Council approves mayor’s slate of public safety commissioners
Nome’s new Public Safety Commission, an advisory panel to the Council, reached a milestone Monday night after a year of planning.
Mayor Richard Beneville submitted a list of commission appointments to the Nome Common Council for their approval. The length of the appointments are staggered to avoid all seats expiring at the same time. The Council, without comment, approved the following list: Lisa Ellanna, (John) Justin Noffsker, Ivory Okleasik—three year terms; Janna Hoggan, Andy Miller Jr., Tracy McGarry—two year terms; and for one-year terms, Carol Piscoya, Irvin Barnes and Maureen Koezuna.
“While the application, solicitation, background check requirement and selection process did take some time, this body will serve a valuable function in our community, and it was important to be deliberative and inclusive in determining the composition,” Beneville’s memo to the Council said at the bottom of the page.
The idea of a commission, which ostensibly would be an advisory group on public safety issues, but in reality would focus on Nome Police Dept. procedures and policies, came up last summer with complaints from the public that the department was not responding to Alaska Native victim reports of domestic violence and sex crimes.
The commission would be meeting soon, to get underway, according to John K. Handeland, interim city manager.
In other news, the efforts made by the City to purchase “Block 20 of the Airport” from the Alaska Dept. of Transportation and Public Facilities for at least 15 years when the land became available at last. The Council at its regular meeting Sept. 9 unanimously adopted an ordinance allowing Nome Joint Utility System to pay $200,000 from its FY-2019 budget for the 2.12 acres adjacent to Port Road. NJUS has plans for the future construction of utility maintenance response equipment storage and a new office facility.
With election season coming up, the Council unanimously passed a resolution naming the following citizens as qualified electors: Jill Nederhood, chairwoman and judge; James Ferguson, inspector and judge; Carol Gales, judge; and Debbie Scott, James Dory and Erin Lillie, clerks.
The Council in the action set the pay for the election personnel at $11 per hour for judges and $10.50 per hour for clerks. This rate is one dollar higher than the State of Alaska’s rate of pay.
City and utility staff participated in mandatory training this week on sexual harassment and building a civilized work place, with training spread over several sessions to allow all employees to participate.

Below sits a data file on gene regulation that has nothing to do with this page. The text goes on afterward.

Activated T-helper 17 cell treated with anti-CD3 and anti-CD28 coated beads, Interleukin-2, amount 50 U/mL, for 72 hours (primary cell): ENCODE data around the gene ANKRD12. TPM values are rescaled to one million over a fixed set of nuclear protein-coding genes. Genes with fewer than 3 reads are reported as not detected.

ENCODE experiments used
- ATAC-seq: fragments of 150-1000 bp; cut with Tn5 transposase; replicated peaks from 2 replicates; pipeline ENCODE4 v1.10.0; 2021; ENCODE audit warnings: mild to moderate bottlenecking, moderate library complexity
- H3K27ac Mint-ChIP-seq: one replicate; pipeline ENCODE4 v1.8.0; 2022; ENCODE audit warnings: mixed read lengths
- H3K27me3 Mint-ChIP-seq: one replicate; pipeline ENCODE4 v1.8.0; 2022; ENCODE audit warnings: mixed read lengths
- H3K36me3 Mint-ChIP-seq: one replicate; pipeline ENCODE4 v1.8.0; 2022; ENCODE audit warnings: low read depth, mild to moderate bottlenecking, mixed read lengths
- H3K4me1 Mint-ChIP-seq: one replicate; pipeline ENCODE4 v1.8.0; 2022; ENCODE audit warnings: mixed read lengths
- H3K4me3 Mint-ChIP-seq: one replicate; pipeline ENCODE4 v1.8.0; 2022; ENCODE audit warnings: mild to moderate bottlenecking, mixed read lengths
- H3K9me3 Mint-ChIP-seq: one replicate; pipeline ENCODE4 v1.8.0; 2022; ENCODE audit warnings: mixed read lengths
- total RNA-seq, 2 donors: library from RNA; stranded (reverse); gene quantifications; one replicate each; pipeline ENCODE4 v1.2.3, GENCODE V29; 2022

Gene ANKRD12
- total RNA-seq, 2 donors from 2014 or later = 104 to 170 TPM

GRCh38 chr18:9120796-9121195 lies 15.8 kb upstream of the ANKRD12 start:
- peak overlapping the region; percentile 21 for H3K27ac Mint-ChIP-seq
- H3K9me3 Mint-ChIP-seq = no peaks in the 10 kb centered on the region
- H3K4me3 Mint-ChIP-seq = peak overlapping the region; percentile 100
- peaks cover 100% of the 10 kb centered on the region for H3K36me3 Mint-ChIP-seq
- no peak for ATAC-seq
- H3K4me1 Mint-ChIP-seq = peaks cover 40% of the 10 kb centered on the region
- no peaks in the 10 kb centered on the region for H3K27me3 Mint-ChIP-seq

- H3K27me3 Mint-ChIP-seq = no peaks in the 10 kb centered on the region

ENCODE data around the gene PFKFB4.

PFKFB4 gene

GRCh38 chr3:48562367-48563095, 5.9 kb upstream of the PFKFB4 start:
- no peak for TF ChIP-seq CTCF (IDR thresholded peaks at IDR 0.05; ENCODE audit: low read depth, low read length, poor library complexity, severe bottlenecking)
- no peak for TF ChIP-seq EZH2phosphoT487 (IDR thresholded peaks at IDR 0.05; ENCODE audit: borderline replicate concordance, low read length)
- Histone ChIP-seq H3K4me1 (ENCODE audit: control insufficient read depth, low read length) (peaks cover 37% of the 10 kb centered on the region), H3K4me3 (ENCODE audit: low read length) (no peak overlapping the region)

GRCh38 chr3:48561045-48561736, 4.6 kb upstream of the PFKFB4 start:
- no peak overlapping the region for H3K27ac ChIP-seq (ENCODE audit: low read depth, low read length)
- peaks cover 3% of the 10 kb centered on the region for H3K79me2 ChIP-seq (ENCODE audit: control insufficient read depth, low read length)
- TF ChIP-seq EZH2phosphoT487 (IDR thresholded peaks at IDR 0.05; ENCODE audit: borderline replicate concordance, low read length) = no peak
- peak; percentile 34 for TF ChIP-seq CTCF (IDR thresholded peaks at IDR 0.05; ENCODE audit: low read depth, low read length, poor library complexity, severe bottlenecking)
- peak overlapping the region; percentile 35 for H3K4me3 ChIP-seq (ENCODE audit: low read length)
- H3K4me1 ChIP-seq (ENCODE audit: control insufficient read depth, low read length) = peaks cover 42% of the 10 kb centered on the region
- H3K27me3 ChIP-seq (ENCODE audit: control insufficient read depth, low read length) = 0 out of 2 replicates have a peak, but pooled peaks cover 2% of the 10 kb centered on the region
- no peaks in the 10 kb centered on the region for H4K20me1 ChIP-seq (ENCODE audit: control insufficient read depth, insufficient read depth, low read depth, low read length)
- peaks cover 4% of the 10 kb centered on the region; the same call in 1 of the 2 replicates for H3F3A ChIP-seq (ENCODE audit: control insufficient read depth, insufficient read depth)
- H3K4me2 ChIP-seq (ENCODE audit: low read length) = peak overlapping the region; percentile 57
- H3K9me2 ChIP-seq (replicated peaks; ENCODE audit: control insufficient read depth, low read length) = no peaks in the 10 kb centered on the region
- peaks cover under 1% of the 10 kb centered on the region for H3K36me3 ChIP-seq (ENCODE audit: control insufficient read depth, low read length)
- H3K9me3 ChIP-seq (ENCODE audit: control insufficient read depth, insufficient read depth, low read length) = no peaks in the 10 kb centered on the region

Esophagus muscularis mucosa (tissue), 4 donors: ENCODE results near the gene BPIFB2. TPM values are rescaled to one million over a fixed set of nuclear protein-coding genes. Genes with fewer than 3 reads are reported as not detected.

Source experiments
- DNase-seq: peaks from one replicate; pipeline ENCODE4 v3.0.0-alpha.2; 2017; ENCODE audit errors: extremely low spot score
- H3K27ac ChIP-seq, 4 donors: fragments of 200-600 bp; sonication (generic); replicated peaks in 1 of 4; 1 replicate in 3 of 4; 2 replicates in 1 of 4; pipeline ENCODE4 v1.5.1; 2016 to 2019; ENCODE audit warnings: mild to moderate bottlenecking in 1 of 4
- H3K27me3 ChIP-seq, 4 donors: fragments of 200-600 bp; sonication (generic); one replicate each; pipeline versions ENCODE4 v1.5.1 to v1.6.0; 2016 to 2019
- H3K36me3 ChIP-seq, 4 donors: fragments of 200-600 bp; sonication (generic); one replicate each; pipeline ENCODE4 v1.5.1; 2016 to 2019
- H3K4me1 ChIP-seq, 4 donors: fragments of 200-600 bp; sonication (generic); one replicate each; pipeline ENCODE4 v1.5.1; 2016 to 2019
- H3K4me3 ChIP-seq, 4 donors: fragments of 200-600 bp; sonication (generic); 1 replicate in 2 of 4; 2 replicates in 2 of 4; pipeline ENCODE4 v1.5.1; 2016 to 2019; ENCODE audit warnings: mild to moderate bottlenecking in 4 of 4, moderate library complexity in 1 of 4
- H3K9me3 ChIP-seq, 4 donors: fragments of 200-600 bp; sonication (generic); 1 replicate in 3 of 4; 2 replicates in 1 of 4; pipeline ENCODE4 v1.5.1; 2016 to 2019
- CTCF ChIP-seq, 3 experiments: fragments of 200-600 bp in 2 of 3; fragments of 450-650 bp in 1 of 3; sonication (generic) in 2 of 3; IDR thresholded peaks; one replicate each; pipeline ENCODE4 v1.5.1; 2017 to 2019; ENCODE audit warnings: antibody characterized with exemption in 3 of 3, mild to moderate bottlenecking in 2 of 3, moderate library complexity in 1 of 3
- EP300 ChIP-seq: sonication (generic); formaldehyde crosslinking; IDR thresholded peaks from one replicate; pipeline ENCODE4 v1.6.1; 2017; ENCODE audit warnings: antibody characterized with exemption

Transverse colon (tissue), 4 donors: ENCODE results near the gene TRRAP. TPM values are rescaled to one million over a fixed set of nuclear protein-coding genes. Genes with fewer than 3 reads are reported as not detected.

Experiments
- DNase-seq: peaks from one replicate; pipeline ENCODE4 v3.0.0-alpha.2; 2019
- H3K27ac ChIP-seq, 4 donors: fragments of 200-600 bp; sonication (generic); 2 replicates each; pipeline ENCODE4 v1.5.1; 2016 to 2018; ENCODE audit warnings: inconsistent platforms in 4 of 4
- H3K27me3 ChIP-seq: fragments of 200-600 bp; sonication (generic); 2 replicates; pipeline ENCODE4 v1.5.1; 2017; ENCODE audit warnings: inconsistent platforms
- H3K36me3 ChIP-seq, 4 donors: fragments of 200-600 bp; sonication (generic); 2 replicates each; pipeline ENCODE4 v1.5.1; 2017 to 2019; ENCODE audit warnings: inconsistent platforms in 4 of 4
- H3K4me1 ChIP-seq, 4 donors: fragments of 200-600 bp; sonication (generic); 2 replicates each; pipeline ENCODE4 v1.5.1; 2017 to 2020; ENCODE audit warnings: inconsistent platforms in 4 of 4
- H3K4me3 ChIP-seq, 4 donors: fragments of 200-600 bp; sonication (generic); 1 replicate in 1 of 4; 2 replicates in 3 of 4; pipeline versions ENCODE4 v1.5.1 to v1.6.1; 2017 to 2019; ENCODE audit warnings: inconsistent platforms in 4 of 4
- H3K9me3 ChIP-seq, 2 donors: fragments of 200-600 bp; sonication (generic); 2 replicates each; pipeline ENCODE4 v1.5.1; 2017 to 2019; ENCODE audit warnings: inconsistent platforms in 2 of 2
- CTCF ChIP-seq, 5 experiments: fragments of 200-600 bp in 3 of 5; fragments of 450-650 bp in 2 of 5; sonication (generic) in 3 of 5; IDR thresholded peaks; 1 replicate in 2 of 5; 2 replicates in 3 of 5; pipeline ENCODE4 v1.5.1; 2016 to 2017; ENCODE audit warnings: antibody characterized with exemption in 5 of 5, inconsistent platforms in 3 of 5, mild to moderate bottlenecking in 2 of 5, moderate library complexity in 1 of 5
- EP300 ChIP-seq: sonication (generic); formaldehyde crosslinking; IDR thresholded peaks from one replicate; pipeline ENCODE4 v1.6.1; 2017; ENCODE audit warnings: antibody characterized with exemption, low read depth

The city manager’s report contained the newsy item that with Chief Robert Estes’ agreement, Handeland has appointed Mike Hintzelman as deputy chief of police.
Handeland announced that the City has identified over 40 vehicles, boats, trailers and other “treasures “in the public right of way. While snow is not expected for some time, the City is encouraging owners of the treasures to move them voluntarily onto their property to facilitate crews’ efficient snow removal when the snow hits the fan.
Building inspector David Barron has completed reports nominating structures for abatement proceedings. The Council was to receive the packet later in the week in preparation for a work session to review the information to get the wrecking ball rolling, following procedural notifications and public hearings.
Austin Ahmasuk took the podium during public comment period to ask that the City and NJUS conduct what he said was a simple test for PFAS, a suite of repellents, in Nome’s water supply, especially considering Nome’s military history.
“As a citizen, I am interested in whether our water is free of these contaminants,” he told the Council. Handeland, who is also manager at NJUS, said he would look into the issue.
At a work session preceding the meeting, Lance Johnson, director of Behavioral Health Services at NSHC, presented findings of a study coordinated by the Nome Community Re-entry Coalition. The community assessment used surveys and focus groups to gain an understanding of the current resources, barriers, and needs related to community re-entry for previously incarcerated individuals.
Responses to the surveys showed, in brief, that housing and jobs and vocational training are important in preventing repeat offenses.